Physician attire in the intensive care unit in Japan influences visitors' perception of care.
(Journal Article;Multicenter Study)
PURPOSE: The objective of this study is to evaluate the impact of physician attire and behavior on perceptions of care by ICU visitors in Japan. MATERIALS AND METHODS: Visitors were surveyed including 117 at a community hospital and 106 at a university hospital. Demographic data (age, gender, relationship to patient, length of stay) were collected. A seven-point Likert scale (1=strongly agree, 4=neutral, 7=strongly disagree) was used to judge physician attire (name tag, white coat, scrubs, short sleeve shirts, blue jeans, sneakers, clogs), behavior (addressing a patient, carrying a snack) and overall effect on perception of care. RESULTS: There are no significant differences (p>0.05) in demographics comparing the two ICUs, except for increased length of stay at the university ICU. Visitors scored the importance of a name tag (median 2, Interquartile Range 1-2), white coat [3,1-4], addressing the patient by last name [2,1-3], wearing scrubs [3,2-4], sneakers [4,3-5], clogs [4,4-5], short sleeves (4,3.5-5), blue jeans [5,4-6], and carrying a snack [6,5-7]. Visitors scored "attire affects perceptions of care" as [3,2-4]. CONCLUSIONS: Physician attire in the ICU affects perceptions of care. Implementation of attire guidelines which require clothing that does not meet visitor preferences should be accompanied by education programs.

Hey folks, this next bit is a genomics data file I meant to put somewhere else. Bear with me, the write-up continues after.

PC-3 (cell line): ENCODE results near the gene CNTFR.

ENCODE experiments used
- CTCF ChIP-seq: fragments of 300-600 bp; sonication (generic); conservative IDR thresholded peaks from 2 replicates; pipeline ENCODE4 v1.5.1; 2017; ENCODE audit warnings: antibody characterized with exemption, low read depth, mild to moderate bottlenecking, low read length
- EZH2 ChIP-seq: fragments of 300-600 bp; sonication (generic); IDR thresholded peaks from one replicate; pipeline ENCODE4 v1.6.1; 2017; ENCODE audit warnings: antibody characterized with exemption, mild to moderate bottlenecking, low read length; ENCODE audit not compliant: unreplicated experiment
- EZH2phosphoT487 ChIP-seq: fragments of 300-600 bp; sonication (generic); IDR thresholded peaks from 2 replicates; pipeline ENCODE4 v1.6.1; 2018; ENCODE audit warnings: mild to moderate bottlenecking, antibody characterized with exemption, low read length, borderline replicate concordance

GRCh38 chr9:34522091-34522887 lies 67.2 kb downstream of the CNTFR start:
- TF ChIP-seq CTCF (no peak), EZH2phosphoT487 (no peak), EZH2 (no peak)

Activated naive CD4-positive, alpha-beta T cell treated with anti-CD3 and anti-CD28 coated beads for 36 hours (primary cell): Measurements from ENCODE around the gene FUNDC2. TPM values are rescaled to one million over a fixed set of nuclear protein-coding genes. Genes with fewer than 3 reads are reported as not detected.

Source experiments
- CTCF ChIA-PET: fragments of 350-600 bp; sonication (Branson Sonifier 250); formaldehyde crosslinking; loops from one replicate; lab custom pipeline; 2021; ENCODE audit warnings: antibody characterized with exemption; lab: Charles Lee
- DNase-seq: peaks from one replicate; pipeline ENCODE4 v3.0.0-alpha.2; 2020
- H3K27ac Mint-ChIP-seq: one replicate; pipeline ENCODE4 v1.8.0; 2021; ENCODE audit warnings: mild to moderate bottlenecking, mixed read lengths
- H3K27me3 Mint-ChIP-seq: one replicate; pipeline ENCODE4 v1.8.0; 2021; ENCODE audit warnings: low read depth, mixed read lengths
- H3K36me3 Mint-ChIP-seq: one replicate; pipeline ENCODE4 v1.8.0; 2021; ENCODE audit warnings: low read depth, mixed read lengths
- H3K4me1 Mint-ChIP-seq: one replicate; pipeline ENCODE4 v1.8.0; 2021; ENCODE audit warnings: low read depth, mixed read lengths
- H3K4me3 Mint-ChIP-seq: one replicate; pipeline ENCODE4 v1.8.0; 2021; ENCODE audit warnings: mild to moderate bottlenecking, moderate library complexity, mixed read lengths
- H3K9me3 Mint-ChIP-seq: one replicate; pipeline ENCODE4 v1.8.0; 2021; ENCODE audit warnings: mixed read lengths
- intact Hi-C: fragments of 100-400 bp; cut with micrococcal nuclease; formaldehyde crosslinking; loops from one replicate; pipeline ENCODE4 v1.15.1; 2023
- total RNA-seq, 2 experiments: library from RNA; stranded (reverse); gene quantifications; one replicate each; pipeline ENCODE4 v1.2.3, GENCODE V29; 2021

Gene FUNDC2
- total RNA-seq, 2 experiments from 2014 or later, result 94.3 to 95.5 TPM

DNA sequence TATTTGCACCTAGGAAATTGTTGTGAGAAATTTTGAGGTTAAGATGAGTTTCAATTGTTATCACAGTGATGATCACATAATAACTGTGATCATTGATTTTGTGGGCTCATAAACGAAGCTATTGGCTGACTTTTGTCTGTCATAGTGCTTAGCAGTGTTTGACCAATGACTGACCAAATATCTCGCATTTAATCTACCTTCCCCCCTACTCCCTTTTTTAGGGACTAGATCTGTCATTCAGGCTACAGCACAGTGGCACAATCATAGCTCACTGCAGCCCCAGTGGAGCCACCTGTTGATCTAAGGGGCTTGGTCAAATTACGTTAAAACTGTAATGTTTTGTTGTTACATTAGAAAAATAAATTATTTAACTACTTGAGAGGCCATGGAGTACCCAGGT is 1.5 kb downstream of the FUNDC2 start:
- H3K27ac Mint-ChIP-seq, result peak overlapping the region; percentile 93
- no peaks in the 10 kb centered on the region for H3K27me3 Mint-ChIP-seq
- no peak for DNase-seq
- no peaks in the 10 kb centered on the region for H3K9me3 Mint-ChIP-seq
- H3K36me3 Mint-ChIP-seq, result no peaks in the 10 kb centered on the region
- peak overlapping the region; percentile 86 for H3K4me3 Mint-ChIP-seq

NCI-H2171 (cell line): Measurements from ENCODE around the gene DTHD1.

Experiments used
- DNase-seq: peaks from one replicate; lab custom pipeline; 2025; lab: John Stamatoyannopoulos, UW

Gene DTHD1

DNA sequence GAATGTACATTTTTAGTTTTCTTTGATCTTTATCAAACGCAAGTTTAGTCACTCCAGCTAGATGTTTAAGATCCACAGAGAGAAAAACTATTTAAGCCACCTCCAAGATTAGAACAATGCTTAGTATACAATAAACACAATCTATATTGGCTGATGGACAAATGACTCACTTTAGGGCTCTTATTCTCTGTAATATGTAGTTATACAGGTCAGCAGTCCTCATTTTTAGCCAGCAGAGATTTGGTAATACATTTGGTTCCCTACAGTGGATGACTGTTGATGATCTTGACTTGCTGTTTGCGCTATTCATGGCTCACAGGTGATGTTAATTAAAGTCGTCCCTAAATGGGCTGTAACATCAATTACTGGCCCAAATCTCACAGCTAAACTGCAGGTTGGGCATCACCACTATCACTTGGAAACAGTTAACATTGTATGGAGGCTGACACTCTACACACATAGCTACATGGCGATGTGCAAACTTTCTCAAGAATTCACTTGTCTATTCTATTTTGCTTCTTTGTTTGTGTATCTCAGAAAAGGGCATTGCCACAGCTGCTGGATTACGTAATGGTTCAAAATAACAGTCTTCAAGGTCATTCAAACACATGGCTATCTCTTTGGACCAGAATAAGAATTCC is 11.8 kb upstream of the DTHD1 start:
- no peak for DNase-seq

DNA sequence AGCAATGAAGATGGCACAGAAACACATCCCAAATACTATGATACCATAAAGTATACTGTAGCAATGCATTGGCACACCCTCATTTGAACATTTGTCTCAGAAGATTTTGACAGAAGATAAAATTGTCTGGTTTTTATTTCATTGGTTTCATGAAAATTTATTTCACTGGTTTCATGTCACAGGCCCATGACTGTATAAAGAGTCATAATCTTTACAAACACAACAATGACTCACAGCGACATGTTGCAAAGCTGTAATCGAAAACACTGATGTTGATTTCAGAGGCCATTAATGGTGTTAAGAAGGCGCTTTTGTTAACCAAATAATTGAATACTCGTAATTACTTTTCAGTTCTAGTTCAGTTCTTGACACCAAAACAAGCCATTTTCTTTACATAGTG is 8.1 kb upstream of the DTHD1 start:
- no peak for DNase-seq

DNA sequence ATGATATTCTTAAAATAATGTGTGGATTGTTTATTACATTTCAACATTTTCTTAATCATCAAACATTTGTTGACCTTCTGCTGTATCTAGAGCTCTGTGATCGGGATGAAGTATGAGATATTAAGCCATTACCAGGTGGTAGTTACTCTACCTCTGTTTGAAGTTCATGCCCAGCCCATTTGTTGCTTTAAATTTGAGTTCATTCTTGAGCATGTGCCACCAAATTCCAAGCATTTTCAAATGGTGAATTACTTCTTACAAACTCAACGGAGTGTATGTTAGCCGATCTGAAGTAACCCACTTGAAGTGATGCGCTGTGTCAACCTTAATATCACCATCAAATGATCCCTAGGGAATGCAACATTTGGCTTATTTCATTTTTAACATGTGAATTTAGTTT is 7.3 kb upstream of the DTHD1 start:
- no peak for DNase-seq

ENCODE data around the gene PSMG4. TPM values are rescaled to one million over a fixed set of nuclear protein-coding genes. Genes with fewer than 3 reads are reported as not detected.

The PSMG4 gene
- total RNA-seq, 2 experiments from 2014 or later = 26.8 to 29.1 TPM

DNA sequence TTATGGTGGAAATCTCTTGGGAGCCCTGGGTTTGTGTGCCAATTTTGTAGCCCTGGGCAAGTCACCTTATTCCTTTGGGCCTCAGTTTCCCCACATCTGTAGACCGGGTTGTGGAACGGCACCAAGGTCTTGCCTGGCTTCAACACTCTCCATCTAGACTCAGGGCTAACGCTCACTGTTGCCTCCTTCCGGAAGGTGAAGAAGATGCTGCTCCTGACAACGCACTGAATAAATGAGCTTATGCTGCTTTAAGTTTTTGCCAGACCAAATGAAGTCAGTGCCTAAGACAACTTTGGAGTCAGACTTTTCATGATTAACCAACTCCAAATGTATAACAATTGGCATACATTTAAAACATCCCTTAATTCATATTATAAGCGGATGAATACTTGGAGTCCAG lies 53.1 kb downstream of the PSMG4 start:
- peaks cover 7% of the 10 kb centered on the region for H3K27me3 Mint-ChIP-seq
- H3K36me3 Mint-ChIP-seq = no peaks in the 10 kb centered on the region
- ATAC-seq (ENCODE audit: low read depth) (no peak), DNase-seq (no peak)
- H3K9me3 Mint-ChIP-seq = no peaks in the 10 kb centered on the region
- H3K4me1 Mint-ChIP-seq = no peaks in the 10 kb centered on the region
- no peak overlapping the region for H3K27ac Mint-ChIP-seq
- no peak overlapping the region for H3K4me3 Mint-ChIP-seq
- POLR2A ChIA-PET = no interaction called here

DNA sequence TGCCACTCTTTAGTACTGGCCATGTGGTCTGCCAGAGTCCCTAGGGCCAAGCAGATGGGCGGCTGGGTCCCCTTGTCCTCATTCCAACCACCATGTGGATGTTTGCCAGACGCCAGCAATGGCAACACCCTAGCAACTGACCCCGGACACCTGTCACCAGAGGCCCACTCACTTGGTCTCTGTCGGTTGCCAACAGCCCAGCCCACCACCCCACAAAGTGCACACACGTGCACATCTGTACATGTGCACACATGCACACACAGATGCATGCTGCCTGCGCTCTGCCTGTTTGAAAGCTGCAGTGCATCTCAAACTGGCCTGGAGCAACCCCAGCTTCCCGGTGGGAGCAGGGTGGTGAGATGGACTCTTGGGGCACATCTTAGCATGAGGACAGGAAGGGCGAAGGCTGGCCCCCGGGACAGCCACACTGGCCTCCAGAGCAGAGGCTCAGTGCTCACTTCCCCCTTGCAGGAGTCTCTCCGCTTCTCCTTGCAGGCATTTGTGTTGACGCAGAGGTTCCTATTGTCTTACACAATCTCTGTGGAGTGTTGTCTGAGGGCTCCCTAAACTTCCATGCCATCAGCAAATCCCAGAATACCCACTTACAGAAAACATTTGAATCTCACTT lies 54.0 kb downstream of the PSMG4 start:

Lefor, AK; Ohnuma, T; Nunomiya, S; Yokota, S; Makino, J; Sanui, M
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